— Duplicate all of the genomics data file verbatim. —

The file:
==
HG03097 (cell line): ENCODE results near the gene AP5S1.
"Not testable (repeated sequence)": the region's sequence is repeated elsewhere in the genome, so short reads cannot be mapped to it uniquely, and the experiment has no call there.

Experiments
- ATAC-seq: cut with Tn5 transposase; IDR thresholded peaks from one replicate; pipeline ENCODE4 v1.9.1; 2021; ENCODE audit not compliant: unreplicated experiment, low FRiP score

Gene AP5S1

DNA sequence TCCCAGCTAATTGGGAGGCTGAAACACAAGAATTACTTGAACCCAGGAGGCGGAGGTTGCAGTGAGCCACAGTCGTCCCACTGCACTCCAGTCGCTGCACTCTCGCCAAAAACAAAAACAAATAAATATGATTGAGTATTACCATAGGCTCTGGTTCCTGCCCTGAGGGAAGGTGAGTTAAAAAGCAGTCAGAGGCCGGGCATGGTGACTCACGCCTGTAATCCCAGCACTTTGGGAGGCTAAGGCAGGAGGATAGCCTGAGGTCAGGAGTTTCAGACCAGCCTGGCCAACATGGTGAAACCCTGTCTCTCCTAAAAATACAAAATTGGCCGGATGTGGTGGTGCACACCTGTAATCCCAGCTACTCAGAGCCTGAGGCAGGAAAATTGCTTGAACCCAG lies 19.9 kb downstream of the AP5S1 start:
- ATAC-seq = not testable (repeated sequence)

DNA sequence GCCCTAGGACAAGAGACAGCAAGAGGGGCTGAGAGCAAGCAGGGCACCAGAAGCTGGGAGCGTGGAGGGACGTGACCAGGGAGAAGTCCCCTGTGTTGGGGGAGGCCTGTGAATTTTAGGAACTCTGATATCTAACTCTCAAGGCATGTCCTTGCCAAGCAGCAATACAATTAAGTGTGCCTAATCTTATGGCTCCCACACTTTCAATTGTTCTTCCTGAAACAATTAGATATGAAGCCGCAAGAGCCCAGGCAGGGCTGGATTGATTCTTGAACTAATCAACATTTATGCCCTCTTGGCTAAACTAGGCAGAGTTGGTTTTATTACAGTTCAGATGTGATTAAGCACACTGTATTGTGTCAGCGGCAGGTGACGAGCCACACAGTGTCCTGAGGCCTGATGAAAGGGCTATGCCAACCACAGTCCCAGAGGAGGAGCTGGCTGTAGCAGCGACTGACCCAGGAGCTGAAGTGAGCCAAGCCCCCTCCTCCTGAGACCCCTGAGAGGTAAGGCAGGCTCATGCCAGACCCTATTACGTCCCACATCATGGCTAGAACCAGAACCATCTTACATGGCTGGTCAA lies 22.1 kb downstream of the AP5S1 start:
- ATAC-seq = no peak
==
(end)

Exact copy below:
HG03097 (cell line): ENCODE results near the gene AP5S1.
"Not testable (repeated sequence)": the region's sequence is repeated elsewhere in the genome, so short reads cannot be mapped to it uniquely, and the experiment has no call there.

Experiments
- ATAC-seq: cut with Tn5 transposase; IDR thresholded peaks from one replicate; pipeline ENCODE4 v1.9.1; 2021; ENCODE audit not compliant: unreplicated experiment, low FRiP score

Gene AP5S1

DNA sequence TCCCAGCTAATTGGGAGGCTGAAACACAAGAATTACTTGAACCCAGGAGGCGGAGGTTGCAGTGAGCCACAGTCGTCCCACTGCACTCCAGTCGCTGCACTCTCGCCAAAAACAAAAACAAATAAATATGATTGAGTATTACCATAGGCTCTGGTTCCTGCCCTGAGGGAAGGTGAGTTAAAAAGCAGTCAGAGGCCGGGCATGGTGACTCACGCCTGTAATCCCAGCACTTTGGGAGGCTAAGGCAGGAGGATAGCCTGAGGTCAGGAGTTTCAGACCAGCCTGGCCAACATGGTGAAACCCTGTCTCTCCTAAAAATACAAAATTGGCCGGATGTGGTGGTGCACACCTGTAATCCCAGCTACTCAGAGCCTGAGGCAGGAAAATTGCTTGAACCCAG lies 19.9 kb downstream of the AP5S1 start:
- ATAC-seq = not testable (repeated sequence)

DNA sequence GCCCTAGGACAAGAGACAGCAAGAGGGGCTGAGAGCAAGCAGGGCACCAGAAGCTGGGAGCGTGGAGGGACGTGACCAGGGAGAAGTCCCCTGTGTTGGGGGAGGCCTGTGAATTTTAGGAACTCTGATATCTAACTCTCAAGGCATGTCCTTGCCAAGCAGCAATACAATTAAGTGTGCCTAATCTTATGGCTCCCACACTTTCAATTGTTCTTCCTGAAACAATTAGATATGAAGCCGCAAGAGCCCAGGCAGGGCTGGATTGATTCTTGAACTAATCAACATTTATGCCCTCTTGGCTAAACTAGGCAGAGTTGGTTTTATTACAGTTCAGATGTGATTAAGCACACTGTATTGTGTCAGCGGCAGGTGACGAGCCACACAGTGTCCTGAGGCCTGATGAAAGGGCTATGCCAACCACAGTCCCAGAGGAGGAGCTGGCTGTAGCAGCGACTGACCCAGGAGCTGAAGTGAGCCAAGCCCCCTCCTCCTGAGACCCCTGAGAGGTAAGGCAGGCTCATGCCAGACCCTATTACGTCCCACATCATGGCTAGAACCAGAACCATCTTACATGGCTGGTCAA lies 22.1 kb downstream of the AP5S1 start:
- ATAC-seq = no peak